Clwydian Range and Dee Valley could become Wales’ fourth National Park
The Welsh Government has commissioned Natural Resources Wales (NRW) to conduct a ‘comprehensive evaluation’ for the potential establishment of a new National Park within North East Wales.
The proposed park would incorporate the existing Clwydian Range and Dee Valley Area of Outstanding Natural Beauty (AONB), marking the first such initiative in Wales in almost 70 years.
There are currently three National Parks in Wales covering an area of 4122 sq km.
This represents approximately 20% of the land area of Wales. Eryri (Snowdonia) was designated in 1951 followed by Pembrokeshire Coast in 1952 and Brecon Beacons in 1957.
National Parks were created to protect the most beautiful and imposing landscapes in the UK.
The statutory designation recognises the national importance of such landscapes and gives them a high degree of protection.
The special qualities of each park are different in terms of their landscape character, historical and cultural heritage.
National Parks are managed by a National Park Authority comprising of Members appointed by constituent local authorities (two-thirds) and Members appointed by the Welsh Government (one-third).
This move to designate Clwydian Range and Dee Valley Area follows the Welsh government’s 2021-2026 Programme for Government, wherein the creation of a fourth National Park was hinted.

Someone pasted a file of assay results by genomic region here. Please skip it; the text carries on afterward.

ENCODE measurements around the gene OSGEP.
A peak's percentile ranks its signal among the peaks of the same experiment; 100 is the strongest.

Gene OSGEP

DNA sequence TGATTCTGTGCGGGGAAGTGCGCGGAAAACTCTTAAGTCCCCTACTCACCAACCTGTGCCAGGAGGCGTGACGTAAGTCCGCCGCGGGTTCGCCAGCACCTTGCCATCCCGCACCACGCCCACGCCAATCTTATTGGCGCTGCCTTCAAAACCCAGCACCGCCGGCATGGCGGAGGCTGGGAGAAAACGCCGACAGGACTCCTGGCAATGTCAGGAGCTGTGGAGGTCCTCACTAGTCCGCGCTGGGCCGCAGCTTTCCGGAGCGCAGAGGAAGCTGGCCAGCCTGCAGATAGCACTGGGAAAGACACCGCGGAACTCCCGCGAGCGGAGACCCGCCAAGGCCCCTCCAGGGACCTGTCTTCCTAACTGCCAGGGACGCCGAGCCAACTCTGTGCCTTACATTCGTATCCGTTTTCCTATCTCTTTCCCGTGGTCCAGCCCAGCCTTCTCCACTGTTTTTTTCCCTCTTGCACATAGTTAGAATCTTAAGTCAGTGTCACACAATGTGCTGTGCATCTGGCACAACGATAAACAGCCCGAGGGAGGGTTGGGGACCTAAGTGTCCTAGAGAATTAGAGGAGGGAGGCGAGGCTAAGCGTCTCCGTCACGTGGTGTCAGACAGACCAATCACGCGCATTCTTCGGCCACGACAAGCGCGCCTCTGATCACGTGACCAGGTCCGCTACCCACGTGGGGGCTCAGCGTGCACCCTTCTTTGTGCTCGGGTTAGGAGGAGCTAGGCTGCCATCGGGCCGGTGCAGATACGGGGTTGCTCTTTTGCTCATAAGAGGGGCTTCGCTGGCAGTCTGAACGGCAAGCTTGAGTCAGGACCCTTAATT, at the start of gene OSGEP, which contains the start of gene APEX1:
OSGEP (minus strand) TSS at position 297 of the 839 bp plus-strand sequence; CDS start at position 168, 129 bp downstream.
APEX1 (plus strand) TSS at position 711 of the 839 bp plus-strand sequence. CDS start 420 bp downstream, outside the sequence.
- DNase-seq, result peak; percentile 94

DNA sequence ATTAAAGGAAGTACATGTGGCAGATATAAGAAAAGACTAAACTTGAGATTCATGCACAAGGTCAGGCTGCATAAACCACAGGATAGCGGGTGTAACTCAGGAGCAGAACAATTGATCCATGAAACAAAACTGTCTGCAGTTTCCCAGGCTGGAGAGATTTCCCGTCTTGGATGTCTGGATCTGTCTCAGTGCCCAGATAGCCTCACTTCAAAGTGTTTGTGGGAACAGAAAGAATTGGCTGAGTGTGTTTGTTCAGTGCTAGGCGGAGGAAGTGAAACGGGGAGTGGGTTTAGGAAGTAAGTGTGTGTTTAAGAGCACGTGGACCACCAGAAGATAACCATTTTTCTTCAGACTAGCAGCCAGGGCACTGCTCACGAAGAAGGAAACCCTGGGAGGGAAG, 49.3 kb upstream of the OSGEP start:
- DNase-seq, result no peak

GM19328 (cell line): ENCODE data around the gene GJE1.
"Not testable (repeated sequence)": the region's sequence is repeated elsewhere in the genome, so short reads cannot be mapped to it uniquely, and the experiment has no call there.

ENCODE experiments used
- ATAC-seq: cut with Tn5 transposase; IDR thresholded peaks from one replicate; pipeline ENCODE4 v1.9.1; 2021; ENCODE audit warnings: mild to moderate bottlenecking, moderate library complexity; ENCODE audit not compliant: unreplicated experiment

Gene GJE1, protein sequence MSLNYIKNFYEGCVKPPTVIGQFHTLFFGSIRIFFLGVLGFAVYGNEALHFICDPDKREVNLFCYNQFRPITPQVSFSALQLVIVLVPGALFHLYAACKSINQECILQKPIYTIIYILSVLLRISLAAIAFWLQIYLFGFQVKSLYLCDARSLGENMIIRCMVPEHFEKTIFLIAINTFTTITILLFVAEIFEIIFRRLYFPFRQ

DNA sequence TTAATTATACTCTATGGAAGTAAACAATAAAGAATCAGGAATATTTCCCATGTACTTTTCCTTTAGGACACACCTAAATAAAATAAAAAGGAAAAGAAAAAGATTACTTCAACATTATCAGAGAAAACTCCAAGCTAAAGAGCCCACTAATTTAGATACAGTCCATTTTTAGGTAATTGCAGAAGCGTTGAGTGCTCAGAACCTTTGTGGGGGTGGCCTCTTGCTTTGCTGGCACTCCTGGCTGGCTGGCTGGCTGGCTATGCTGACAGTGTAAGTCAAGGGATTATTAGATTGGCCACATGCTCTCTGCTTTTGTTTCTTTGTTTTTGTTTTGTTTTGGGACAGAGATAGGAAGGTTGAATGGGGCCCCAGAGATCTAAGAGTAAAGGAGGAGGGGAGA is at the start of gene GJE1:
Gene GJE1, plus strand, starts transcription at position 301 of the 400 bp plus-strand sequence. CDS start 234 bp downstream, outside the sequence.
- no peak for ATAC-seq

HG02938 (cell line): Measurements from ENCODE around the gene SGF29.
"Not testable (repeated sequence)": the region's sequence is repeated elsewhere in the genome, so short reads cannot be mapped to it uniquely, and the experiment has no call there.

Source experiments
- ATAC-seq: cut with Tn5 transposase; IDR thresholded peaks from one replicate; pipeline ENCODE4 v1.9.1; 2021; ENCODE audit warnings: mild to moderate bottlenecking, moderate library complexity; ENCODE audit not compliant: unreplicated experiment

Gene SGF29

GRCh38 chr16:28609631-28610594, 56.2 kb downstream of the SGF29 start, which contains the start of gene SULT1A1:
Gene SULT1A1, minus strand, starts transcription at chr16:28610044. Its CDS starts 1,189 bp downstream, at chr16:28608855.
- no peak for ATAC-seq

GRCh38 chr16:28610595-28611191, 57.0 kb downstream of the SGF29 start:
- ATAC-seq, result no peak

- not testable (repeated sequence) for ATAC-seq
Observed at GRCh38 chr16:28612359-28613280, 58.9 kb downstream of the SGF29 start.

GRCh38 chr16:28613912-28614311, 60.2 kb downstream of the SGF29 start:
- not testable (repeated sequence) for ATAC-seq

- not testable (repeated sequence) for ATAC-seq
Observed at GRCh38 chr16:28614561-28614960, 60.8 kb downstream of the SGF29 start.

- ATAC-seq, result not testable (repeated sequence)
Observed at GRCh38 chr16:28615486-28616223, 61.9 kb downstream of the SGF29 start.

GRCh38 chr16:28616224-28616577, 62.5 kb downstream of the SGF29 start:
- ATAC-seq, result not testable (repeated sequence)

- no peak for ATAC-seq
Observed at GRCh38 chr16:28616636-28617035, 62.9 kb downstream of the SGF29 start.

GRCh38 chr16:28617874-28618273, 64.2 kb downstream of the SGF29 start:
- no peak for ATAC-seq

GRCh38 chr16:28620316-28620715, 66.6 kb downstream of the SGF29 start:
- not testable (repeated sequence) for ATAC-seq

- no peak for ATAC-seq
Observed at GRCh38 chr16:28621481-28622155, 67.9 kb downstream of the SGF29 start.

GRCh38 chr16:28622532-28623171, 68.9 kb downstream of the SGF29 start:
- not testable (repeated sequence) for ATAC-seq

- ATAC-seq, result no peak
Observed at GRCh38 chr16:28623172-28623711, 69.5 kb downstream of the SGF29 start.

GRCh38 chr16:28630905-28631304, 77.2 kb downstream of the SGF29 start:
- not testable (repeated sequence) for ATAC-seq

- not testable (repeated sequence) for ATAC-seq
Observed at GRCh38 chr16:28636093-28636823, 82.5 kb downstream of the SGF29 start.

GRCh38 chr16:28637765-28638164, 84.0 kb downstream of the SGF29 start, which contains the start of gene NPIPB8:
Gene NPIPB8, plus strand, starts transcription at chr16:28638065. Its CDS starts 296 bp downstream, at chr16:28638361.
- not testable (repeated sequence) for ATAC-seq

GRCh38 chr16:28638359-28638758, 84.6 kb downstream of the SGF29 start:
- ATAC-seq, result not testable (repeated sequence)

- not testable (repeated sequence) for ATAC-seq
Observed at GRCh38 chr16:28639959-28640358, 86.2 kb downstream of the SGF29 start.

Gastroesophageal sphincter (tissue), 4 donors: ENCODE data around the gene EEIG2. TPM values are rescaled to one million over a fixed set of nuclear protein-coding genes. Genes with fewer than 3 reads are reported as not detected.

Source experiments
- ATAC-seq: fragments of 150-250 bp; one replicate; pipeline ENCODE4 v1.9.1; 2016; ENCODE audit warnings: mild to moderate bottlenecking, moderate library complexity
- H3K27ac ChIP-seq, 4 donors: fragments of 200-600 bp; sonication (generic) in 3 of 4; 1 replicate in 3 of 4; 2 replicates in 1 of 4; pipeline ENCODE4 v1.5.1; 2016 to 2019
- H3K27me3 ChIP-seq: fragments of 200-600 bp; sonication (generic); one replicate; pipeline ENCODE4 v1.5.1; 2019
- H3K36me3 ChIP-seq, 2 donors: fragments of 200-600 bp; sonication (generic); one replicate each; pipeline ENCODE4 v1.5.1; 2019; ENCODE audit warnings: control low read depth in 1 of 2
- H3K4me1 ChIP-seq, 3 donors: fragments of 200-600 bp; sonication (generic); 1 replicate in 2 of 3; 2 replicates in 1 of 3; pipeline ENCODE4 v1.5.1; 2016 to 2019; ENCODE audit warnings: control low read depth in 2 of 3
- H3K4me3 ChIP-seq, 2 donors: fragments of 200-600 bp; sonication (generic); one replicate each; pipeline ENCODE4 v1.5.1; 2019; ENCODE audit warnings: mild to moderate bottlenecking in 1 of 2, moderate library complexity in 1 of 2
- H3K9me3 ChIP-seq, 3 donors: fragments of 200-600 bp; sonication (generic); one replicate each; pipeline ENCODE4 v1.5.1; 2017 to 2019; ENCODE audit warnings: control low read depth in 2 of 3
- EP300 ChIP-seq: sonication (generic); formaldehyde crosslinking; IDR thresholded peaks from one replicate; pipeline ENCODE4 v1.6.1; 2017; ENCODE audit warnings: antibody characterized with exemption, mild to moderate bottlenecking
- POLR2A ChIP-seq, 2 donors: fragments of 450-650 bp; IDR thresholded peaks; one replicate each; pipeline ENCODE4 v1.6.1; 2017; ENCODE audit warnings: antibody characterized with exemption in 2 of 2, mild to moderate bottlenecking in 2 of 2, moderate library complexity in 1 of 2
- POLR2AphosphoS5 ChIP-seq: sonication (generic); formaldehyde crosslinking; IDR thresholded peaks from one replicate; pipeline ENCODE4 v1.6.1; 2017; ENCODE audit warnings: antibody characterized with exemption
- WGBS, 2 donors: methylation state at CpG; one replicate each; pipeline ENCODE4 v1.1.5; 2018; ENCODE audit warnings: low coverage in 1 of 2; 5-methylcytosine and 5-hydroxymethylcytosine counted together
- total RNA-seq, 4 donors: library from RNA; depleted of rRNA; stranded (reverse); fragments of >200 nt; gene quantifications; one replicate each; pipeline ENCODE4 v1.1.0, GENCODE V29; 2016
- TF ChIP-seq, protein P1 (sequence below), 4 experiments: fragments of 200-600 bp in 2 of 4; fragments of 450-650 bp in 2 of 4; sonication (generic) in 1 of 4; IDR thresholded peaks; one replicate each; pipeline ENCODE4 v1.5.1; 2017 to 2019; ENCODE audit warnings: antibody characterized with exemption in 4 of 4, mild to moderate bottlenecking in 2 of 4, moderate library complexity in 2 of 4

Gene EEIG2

The project, currently in its ‘data and evidence gathering stage’, focuses on Sustainable Management of Natural Resources (SMNR) principles, while considering updated legislation and technological advancements.
The ambitious timeline is set to conclude by 2026, the end of the current Senedd term.
However, the project is not taking any shortcuts in the evaluation process, promising “robust evidence” in support of its decisions.
Project Manager Ash Pearce stressed the importance of the designated authority’s role in the process.
“NRW must be satisfied that there is sufficient evidence to designate a new National Park,” he said, adding that stakeholder engagement and public consultation are integral parts of the process.
The Clwydian Range and Dee Valley AONB, along with other designated landscapes, already encompass approximately 25% of Wales.
These areas are recognised for their inherent natural beauty and the opportunities they provide for outdoor recreation.
Upon completion of the investigation and community engagement process, a Designation Order will be submitted to the Welsh Government.
If confirmed, the order will pave the way for the establishment of the country’s fourth National Park, following the last such designation in 1957.
Later in 2023, a series of engagement events will be held to collect input from local communities and other key stakeholders.
Additionally, a public consultation period will take place in 2024.
“Details of these events will be made available in due course.” NRW has said. Spotted something? Got a story? Send a Facebook Message | A direct message on Twitter | Email: News@Deeside.com